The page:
The trafficking of human beings benchmark is deemed to be partially achieved, with good prospects for further progress. It is recommended that the Georgian authorities:


Review the provision of services, in particular the organisation and operation of the existing shelters, to victims of trafficking to ensure that the needs of those with accompanying children are adequately met.

Review the provision of psychological, medical and legal support in order to maximise access for all identified and suspected victims.

Review the status, remit and powers of the Labour Inspection Department to ensure that it has the ability to identify and respond to labour exploitation and forced labour.

Take steps for enhancing proactive, intelligence-led investigations to all forms of exploitation.

Develop a robust approach to tackling the buyers of women trafficked for commercial sexual as well as labour exploitation, with the joint aims of securing their testimony and addressing demand for such services.

Review and improve the collection and analysis of data across the organisations operating in this field within the country to more accurately reflect the numbers, gender, age, ethnicity and type of exploitation.

Review the various hotlines in order to maximise reporting by the public and victims.

Increase liaison and partnership with countries identified by Europol as key destinations and sources, such as Turkey, as well as Azerbaijan, Kyrgyzstan, Uzbekistan and Armenia. Preventing and fighting corruption


A significant number of measures aimed at strengthening the institutional and legislative framework for fighting corruption have been adopted or are pending adoption. The government adopted a plan for reforming the civil service in November 2014. In February 2015, Georgia adopted the national anti-corruption strategy and action plan for 2015–2016. A specialised anti-corruption unit within the Office of the Chief Prosecutor was set up in January 2015. The unit is mandated to investigate and prosecute cases of high-level corruption. The appointment and dismissal of the Chief Prosecutor needs to be taken in an open, merit-based, objective and transparent way, free of undue political influence. Further pursue implementing the current improved safeguards against potential misuse of plea-bargain agreements signed by people under arrest, particularly in the light of pre-2012 abuses. The question of the reappointment procedures for currently serving judges whose 10-years term of office is expiring needs to be closely monitored as it could have broader implications on the operation of justice. Such reappointment should take place unless there are factual reasons which would justify the removal from office of a serving judge.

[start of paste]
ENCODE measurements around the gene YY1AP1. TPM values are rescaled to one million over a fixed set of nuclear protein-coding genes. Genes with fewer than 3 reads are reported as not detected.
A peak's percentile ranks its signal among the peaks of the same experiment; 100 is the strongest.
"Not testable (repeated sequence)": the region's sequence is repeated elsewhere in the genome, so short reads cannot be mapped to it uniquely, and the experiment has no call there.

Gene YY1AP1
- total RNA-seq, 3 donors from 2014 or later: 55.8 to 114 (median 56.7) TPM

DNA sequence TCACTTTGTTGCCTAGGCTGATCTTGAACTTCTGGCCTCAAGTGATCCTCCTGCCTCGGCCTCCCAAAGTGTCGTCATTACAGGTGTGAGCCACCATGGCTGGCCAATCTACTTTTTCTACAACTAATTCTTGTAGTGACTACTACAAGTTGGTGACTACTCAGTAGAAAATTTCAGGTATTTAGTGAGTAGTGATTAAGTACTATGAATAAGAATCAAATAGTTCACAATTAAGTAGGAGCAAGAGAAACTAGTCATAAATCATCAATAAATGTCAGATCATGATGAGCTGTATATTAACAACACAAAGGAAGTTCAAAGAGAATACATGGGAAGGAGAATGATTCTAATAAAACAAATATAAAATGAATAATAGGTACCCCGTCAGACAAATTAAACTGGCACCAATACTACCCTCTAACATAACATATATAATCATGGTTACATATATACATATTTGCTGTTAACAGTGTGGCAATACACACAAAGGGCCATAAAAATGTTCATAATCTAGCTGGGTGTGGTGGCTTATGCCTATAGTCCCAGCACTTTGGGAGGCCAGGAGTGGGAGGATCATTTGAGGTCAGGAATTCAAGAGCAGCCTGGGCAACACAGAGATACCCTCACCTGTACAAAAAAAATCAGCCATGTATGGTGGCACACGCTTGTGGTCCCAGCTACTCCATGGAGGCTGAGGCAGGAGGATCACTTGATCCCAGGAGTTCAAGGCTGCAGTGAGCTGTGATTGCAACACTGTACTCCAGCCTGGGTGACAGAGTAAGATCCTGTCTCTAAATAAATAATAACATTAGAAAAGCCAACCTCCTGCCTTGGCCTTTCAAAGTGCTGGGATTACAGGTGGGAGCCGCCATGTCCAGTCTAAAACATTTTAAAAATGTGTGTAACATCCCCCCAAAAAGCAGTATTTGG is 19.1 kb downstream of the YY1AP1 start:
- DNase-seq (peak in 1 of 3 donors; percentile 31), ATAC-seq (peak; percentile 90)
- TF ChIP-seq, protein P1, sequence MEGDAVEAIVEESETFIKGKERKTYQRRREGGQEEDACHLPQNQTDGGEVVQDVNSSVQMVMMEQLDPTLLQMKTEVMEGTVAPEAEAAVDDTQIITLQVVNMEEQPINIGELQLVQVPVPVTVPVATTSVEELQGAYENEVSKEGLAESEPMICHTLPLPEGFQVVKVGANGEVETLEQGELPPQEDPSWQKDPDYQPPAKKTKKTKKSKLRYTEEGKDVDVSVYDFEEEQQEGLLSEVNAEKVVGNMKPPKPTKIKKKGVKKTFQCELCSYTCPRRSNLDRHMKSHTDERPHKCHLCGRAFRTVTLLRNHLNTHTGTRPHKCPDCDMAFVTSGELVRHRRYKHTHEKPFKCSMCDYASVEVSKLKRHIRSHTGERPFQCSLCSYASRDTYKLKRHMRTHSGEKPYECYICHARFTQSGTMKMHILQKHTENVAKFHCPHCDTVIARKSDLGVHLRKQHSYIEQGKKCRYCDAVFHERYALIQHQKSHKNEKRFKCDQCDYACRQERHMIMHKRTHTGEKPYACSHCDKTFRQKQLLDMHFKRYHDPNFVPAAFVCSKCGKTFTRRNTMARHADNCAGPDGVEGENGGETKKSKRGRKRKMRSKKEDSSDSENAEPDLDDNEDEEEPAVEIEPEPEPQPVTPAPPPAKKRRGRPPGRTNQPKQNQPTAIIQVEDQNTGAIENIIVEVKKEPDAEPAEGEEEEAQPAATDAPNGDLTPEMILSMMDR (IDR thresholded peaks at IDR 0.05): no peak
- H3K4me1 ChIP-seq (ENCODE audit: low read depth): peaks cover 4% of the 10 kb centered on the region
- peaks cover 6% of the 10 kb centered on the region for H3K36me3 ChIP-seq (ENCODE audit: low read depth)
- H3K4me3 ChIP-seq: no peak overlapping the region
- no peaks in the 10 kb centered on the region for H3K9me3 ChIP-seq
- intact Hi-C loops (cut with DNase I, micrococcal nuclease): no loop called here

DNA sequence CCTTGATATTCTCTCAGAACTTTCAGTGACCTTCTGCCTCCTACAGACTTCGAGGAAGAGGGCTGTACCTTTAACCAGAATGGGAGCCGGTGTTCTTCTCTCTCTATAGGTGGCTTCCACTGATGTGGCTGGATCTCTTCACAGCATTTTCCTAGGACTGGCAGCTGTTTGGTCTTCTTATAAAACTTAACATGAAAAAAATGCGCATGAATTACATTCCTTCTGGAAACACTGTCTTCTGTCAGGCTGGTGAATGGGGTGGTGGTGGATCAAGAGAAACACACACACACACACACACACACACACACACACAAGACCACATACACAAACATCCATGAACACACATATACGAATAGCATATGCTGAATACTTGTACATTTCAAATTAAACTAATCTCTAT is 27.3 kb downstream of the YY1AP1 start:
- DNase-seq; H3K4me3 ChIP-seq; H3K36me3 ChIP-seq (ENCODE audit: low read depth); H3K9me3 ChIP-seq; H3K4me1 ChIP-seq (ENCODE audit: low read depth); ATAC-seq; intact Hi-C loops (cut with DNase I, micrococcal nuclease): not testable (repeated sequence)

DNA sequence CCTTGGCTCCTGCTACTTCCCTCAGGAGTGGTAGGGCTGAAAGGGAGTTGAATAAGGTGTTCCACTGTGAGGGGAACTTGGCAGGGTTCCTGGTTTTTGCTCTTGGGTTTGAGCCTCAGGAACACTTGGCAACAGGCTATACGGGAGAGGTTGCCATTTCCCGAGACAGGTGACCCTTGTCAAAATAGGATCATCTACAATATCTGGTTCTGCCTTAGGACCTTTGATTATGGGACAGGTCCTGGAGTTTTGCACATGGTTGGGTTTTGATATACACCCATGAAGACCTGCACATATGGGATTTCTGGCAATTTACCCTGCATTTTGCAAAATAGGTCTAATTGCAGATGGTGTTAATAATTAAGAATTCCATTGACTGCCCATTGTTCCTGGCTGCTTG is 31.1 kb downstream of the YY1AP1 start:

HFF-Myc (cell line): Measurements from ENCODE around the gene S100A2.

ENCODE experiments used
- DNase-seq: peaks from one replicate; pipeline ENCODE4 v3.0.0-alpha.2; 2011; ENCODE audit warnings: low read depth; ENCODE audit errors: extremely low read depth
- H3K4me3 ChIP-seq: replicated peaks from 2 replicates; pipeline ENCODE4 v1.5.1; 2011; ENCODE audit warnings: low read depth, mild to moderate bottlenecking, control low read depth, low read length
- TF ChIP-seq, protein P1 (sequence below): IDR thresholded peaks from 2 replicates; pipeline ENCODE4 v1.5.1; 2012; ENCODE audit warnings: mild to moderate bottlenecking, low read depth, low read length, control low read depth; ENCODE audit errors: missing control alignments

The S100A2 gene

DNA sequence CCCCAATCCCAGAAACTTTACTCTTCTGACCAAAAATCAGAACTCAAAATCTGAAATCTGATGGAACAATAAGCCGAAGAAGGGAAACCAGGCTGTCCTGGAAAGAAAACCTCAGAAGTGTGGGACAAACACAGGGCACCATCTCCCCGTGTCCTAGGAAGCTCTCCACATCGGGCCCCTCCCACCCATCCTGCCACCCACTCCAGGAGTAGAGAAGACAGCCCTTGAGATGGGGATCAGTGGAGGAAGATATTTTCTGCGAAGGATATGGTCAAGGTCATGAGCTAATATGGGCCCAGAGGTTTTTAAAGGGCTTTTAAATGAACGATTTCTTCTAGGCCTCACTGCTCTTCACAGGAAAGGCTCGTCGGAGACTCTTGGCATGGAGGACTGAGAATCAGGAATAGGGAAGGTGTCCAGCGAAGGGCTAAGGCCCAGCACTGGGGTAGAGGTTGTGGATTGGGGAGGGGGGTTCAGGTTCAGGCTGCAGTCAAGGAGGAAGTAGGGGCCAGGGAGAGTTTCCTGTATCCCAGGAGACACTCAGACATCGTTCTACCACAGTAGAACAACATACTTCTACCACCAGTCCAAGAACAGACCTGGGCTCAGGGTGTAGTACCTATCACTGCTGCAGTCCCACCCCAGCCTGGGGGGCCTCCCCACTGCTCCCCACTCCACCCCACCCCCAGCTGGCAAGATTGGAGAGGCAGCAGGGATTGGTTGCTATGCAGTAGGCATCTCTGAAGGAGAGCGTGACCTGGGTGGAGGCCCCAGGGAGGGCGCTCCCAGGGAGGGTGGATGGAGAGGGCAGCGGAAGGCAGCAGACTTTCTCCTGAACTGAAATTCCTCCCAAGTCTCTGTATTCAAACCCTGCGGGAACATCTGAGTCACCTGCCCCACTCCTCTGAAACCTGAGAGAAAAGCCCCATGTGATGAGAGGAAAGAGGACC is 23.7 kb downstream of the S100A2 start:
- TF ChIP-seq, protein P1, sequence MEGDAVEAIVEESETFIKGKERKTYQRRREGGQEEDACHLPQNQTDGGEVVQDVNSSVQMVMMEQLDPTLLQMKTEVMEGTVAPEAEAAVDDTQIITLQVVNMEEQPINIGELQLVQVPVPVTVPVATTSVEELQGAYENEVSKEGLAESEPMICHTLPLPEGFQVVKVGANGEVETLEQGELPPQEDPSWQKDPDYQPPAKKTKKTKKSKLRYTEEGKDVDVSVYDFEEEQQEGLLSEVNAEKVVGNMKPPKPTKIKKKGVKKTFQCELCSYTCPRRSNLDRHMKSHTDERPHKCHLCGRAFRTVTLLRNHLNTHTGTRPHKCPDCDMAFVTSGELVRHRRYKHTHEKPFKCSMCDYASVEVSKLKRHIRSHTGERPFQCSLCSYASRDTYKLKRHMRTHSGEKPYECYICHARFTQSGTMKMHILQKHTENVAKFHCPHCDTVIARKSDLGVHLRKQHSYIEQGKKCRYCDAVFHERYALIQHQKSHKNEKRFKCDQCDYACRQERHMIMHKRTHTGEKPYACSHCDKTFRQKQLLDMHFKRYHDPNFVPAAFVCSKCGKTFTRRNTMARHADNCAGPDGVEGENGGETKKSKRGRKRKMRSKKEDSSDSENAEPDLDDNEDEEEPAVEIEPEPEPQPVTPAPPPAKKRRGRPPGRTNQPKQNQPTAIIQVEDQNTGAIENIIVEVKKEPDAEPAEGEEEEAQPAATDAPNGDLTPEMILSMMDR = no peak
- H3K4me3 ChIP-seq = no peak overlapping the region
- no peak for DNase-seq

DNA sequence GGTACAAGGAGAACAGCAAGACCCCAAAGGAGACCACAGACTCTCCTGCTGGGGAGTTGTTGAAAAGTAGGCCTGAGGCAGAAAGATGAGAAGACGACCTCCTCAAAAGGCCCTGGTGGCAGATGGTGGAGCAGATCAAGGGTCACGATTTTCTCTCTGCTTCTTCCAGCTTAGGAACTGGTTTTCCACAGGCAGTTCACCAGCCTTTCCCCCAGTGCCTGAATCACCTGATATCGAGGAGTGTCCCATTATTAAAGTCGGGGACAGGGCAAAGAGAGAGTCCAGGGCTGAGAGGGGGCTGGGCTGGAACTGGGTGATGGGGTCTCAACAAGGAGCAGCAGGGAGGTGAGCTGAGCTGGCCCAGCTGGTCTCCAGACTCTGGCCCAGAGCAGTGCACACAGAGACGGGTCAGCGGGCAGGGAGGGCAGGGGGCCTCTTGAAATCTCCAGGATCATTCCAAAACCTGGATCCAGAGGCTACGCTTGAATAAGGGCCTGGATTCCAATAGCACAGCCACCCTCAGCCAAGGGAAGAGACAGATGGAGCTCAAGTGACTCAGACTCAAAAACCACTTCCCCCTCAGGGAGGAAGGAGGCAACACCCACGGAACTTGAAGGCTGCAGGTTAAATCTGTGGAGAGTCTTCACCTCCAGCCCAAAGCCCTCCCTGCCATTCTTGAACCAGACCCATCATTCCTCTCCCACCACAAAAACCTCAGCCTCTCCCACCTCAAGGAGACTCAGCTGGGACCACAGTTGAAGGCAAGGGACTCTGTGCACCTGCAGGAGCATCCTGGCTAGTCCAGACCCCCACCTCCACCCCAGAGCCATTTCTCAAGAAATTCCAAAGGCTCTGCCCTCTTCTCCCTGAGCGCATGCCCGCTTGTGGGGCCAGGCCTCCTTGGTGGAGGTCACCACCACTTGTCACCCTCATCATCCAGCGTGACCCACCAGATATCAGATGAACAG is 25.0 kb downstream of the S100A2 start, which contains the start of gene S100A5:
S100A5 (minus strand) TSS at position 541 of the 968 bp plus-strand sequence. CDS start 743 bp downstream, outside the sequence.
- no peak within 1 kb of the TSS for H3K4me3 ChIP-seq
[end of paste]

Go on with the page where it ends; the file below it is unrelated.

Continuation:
The anti-corruption benchmark is deemed to be partially achieved, with good prospects for further progress. It is recommended that the Georgian authorities:


Pursue the reform of the civil service with the adoption of a Civil Service Law in line with international practice setting the scope and standards of a professional and depoliticised Civil Service. Additional safeguards covering the dismissal of the head of the Civil Service Bureau should be included in the law.

Establish a systematic check of asset disclosure forms, backed up by a system of penalties to deter unexplained enrichment, conflicts of interest and incompatibilities. The new legislation regulating the verification of asset declarations should include in-depth verification procedures allowing unjustified wealth, conflicts of interest and incompatibilities to be identified. Appropriate deterrent sanctions should be included. It is important to establish an agency to check the verifications, or to designate an existing one to do this.